Returning to amendment No. 23, I was trying to point out that it would require employers to assess their schemes against every individual member in the scheme, which would be very administratively complicated and, undoubtedly, hugely expensive for employers. Members will be aware that we are committed to a programme of deregulation for pensions, and some important elements of that deregulation are contained in the Bill. The amendment would run completely counter to the deregulatory reform agenda, so although the hon. Member for Eastbourne says that he is not sure that he wants to sign up for principles legislation, we do not want to sign up to his amendment, which would cut against the drive to deregulate and simplify the rules relating to schemes. The amendment would represent a big step backwards.
The amendment could also inadvertently lead to employers levelling down pension provisionthe very thing that the hon. Gentleman seeks to avoidas they would be forced to abandon good pension schemes because only one members pension did not meet the standard. That point is interesting with regard to the lengthy discussion that we had on clause 18.
We recognise, however, that there might be concern that a test based on collective pensions across the scheme could mean that some individuals lost out. To limit that risk, we intend to use the regulation-making power in clause 20 to put in place safeguards that prevent excessive distortion of the schemes average test by high earners and all differentiated benefits. Therefore, when developing the quality tests for defined benefits schemes, we sought an appropriate trade-off between protecting members interests and minimising burdens on business, and we believe that we have struck the right balance.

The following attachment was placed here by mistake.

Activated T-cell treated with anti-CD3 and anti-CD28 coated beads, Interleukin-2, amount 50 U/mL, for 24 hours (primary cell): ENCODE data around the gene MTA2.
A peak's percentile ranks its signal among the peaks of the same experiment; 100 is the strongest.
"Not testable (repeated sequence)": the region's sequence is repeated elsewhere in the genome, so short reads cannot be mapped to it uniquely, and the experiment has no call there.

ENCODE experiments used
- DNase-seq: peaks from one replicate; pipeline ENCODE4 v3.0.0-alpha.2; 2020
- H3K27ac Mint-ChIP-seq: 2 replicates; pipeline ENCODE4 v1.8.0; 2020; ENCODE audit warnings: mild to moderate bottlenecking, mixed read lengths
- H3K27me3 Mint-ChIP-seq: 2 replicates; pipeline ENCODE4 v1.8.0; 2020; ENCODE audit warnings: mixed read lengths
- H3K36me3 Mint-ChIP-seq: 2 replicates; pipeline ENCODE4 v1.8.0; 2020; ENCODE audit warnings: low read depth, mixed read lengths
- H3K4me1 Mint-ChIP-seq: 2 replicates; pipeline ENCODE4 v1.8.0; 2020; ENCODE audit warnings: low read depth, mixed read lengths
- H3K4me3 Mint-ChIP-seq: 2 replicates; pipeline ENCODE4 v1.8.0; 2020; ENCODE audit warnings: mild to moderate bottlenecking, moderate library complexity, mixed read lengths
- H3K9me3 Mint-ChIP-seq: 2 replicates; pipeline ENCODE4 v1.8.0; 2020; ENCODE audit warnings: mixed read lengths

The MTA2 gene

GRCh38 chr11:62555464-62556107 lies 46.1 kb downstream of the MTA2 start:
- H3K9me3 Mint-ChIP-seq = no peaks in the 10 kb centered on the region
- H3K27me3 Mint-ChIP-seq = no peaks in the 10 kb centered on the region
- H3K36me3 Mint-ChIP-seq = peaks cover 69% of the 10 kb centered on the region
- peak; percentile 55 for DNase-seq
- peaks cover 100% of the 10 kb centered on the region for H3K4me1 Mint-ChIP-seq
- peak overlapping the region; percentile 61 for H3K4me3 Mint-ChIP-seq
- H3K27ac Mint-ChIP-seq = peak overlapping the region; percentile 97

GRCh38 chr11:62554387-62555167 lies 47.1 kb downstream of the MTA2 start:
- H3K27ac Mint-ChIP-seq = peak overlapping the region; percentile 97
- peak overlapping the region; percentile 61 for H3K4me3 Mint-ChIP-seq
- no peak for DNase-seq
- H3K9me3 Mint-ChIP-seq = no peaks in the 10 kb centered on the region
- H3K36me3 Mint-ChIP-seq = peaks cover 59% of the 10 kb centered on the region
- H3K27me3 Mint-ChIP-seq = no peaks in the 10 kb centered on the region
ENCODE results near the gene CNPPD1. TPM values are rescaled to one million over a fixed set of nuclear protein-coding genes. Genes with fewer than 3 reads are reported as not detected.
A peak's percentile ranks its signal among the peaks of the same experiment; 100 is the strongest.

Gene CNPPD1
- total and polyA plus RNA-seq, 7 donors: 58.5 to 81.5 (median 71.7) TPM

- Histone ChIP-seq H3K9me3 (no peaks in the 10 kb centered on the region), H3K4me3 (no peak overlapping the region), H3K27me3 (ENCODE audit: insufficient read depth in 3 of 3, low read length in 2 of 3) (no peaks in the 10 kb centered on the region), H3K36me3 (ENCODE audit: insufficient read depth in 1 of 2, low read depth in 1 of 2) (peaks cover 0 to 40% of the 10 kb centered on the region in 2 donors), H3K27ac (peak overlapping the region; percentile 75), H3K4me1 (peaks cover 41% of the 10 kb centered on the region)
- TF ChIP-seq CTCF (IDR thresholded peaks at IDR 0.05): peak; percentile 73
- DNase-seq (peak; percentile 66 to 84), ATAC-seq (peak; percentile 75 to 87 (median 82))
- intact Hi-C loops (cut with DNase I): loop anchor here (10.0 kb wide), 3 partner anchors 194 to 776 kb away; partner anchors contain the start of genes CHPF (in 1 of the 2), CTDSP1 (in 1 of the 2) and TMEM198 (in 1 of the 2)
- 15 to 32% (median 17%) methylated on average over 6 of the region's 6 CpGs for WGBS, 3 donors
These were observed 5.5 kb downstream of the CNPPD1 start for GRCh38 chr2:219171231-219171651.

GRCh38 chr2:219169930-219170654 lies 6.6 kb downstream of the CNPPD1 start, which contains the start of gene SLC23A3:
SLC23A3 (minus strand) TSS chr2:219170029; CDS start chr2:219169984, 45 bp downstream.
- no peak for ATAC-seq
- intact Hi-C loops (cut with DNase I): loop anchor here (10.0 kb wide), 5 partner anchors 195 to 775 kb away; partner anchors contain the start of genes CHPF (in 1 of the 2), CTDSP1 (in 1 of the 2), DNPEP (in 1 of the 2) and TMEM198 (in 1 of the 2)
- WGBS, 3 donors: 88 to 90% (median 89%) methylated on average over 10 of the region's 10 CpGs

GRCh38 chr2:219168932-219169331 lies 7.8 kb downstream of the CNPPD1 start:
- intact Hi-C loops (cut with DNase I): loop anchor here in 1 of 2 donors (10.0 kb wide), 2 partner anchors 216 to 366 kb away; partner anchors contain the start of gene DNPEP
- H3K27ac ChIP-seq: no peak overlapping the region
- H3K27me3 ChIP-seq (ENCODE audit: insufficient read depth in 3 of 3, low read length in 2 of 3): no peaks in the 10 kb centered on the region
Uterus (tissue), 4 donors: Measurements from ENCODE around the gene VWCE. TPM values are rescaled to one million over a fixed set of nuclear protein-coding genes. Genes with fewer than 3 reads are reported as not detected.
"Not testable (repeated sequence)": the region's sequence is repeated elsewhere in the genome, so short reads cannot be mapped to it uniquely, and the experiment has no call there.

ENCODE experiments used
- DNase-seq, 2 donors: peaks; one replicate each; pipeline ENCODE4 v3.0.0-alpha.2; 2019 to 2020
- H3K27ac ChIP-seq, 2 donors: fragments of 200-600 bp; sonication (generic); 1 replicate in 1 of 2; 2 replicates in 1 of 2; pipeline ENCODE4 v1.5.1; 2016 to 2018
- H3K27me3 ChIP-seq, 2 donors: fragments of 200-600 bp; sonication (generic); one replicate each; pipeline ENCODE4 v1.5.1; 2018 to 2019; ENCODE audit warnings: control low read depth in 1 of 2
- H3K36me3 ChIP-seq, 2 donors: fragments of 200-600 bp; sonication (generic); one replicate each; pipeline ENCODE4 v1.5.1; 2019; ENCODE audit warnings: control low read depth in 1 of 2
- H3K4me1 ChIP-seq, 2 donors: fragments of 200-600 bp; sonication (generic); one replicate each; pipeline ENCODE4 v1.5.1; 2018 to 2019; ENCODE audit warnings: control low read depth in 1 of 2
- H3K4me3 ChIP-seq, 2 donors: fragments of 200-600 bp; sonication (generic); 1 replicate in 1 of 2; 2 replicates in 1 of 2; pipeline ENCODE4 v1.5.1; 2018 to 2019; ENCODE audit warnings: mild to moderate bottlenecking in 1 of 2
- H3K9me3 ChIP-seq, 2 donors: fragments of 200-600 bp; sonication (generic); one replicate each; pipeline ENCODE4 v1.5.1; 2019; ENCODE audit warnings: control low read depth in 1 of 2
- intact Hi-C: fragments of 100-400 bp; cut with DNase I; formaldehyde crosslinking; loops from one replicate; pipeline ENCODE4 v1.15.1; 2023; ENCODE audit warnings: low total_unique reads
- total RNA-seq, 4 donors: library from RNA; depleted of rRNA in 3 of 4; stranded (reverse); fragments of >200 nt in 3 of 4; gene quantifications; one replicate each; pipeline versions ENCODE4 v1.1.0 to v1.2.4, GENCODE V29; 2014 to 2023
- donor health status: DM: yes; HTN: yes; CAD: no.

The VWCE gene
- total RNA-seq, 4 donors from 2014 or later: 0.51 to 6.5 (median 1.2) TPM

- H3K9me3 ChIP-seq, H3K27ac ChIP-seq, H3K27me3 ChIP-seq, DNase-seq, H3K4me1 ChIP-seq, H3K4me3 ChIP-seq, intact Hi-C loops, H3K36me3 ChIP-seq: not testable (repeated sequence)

The measure is in the interests of simplification, which I think the hon. Gentleman would expect us to support. I have tried to explain precisely what as a whole, which he teased out of the language, actually means. In relation to a further point that he made, the word broadly will, of course, be clearly explained to employers in the plain English guidance that will be delivered in due course. With those reassurances on the points that he raised, I hope that he will withdraw the amendment.
Mr. Waterson: I am grateful to the Minister for that explanation and those reassurances. The amendment was clearly thoroughly rotten, and I wonder at my temerity at tabling it in the first place. I beg to ask leave to withdraw the amendment.
Amendment, by leave, withdrawn.
Clause 20 ordered to stand part of the Bill.
Clauses 21 to 23 ordered to stand part of the Bill.
Quality requirement: personal pension schemes
Amendment made: No. 140, in clause 24, page 10, line 28, at end add
(8) A scheme does not fail to satisfy the quality requirement under this section merely because the trustees or managers of the scheme may on any occasion refuse to accept a contribution
Clause 24, as amended, ordered to stand part of the Bill.
Further consideration adjourned.[Mr. David.]
Adjourned accordingly at twenty-four minutes past Twelve noon till this day at Four oclock.